Discontinuation of suppressive class I or III antiarrhythmic drugs may play a potential role in the early appearance of atrial fibrillation in some patients. However, this effect is unlikely to have been a major influence in the study population. Only 41% of patients were treated with class I or III antiarrhythmic drugs before ablation, and a history of treatment with these drugs did not predict either early or late atrial fibrillation. Only 6 patients required class I or III therapy for suppression of recurrent atrial fibrillation before the ablation procedure, and in each the drug was continued after procedure.
Relation of Type I Flutter to Atrial Fibrillation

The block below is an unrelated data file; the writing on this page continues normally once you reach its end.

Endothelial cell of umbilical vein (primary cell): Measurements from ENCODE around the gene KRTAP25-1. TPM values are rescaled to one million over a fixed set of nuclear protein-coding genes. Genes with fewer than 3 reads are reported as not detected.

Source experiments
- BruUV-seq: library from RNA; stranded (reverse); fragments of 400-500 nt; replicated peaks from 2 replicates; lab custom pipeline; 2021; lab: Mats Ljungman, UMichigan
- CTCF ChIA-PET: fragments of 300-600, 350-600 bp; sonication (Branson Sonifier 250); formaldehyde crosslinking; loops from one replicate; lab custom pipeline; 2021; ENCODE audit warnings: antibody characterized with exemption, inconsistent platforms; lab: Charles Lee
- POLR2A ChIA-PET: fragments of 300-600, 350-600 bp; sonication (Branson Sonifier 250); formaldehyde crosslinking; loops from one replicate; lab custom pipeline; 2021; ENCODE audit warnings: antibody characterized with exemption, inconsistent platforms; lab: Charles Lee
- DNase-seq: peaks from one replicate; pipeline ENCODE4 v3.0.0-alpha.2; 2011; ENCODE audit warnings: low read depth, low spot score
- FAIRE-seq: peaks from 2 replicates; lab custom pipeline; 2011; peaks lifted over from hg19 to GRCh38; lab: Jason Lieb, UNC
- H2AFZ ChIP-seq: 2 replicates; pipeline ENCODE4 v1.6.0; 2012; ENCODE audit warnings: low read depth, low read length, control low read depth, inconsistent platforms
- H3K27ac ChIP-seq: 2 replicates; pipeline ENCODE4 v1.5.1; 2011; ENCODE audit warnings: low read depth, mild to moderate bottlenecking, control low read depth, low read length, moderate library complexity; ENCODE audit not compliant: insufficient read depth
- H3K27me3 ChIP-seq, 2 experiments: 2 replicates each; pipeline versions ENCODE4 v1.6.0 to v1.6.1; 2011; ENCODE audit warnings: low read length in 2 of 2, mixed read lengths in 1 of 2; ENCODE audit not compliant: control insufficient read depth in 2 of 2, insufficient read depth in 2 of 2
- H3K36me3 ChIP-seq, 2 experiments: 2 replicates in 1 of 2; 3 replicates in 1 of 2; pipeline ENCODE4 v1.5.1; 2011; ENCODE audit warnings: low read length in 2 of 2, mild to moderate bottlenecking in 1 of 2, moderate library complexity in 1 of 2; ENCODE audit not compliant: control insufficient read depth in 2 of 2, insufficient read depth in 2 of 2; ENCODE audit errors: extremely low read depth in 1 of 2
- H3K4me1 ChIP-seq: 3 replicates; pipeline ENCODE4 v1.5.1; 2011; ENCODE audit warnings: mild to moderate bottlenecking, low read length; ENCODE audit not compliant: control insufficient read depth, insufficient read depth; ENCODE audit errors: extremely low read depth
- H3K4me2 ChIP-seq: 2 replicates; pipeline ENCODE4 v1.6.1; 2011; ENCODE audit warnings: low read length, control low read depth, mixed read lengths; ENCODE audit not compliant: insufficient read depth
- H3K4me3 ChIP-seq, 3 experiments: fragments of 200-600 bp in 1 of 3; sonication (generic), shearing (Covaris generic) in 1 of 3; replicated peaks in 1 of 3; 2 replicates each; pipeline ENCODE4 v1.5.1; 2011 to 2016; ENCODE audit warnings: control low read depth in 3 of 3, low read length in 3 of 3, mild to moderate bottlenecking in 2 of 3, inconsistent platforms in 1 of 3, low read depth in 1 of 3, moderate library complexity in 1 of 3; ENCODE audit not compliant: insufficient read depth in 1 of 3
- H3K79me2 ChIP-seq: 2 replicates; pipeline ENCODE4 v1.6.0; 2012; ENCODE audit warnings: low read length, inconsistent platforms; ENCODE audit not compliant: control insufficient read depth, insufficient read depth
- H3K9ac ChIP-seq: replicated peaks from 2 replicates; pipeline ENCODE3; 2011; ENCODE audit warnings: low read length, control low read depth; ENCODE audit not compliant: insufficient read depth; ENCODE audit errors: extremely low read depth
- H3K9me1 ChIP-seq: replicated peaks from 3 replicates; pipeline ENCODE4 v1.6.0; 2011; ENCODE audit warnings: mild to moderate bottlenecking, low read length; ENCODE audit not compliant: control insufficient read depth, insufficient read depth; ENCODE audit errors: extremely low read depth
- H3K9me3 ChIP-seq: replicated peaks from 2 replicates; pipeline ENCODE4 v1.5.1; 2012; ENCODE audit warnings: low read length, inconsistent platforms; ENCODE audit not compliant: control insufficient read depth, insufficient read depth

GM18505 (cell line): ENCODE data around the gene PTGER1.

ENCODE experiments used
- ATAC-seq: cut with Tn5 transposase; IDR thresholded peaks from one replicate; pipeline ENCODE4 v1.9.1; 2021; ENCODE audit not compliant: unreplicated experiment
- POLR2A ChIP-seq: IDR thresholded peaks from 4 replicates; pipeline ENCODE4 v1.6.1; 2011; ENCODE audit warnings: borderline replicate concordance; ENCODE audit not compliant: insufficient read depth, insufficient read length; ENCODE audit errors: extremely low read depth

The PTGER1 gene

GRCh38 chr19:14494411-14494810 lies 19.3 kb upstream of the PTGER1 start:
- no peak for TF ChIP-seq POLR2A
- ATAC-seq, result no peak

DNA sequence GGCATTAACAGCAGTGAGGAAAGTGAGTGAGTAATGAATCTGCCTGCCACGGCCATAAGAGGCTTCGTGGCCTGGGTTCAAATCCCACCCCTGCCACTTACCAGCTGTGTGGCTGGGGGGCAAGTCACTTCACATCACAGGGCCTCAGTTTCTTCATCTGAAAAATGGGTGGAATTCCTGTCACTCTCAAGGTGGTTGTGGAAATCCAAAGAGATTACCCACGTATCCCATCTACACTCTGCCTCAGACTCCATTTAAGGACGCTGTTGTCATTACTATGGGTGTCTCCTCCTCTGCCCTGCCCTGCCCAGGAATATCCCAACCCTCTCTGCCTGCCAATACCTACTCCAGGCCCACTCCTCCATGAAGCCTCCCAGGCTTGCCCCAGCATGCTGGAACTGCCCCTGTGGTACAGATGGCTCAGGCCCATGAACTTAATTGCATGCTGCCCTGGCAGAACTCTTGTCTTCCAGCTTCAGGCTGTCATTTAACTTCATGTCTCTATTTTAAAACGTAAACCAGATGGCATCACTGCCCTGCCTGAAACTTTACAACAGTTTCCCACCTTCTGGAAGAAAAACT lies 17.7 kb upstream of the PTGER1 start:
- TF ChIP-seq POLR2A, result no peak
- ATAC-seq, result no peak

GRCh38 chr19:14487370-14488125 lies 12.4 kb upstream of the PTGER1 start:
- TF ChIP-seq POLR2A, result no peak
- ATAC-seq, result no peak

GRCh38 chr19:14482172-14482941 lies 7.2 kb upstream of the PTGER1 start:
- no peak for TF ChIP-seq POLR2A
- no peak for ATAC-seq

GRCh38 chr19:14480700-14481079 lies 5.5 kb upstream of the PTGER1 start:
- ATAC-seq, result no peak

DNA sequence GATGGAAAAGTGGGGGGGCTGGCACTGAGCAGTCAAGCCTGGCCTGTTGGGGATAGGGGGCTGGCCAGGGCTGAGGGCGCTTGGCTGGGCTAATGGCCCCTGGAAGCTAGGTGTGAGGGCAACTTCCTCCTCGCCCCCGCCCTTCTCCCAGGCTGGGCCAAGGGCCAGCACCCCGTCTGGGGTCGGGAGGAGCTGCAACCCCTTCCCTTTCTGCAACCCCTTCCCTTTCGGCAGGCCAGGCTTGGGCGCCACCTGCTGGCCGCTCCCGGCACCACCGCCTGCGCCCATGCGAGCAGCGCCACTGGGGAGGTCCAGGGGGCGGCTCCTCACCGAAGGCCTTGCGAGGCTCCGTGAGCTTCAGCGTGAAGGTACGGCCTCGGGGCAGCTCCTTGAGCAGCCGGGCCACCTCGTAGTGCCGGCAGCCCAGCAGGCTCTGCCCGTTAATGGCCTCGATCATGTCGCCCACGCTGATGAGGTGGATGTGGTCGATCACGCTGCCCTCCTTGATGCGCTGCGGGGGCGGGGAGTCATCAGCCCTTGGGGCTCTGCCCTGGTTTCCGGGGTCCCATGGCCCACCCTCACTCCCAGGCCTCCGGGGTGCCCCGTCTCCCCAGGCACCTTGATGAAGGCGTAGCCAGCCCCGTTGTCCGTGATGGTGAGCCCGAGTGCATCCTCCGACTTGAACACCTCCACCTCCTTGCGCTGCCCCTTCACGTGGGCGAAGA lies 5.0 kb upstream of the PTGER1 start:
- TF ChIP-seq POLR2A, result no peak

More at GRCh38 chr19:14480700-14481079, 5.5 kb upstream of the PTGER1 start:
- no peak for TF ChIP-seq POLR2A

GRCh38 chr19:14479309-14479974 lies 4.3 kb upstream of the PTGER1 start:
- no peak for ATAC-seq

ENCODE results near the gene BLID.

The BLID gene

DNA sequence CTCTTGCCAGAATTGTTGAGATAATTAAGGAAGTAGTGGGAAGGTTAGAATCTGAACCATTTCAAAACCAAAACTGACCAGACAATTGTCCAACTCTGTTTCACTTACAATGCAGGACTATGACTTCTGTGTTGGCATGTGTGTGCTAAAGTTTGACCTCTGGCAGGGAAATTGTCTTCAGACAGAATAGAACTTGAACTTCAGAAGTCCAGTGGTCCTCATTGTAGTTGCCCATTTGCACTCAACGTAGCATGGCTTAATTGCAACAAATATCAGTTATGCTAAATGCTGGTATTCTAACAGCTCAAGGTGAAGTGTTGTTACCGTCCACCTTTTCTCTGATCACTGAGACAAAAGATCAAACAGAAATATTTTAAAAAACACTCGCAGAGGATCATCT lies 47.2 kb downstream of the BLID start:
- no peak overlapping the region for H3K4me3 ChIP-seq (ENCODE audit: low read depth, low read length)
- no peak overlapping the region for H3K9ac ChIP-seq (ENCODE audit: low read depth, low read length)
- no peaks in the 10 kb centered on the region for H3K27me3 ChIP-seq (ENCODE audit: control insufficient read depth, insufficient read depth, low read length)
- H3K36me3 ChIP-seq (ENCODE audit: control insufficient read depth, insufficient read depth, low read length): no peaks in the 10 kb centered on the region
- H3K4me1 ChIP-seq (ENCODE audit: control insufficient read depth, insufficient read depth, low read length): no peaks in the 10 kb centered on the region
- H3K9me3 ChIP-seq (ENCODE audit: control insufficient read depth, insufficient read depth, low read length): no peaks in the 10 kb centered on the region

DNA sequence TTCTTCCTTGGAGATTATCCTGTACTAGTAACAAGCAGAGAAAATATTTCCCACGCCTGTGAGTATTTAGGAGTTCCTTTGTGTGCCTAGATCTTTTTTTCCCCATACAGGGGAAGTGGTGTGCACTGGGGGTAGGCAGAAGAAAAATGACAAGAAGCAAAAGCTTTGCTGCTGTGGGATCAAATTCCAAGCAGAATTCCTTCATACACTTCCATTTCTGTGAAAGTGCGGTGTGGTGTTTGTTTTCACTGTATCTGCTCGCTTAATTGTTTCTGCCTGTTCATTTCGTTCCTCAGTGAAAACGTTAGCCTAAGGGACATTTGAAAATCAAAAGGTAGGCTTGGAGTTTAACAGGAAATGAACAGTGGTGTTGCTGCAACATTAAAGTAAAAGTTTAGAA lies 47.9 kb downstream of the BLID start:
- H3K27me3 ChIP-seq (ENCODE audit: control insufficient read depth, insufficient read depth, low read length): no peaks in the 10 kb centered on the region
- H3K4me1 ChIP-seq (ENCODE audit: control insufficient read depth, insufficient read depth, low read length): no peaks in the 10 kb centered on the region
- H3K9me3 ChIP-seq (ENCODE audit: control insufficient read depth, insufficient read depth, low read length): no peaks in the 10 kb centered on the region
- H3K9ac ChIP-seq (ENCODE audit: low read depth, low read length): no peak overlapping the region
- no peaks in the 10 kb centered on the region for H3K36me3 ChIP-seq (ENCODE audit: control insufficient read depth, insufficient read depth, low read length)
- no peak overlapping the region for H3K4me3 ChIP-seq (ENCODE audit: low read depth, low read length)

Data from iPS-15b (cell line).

Ambulatory monitoring in patients with atrial flutter frequently documents the coexistence of atrial fibrillation.28 29 Precise epidemiologic data regarding the prevalence of this finding are not yet available. In addition, atrial flutter may become more frequent, stable, or appear for the first time during antiarrhythmic drug therapy of atrial fibrillation.28 30 Thus the high frequency of atrial fibrillation in patients referred for type I flutter ablation (40% in the present series, and 20% to 56% of previous series5,8,10,13,24) is not unexpected. It is possible that the actual prevalence of atrial fibrillation in patients with type I flutter may be even higher, as symptomatic episodes are more likely to be documented. Page and coworkers31 reported a high ratio of asymptomatic to symptomatic episodes in these patients.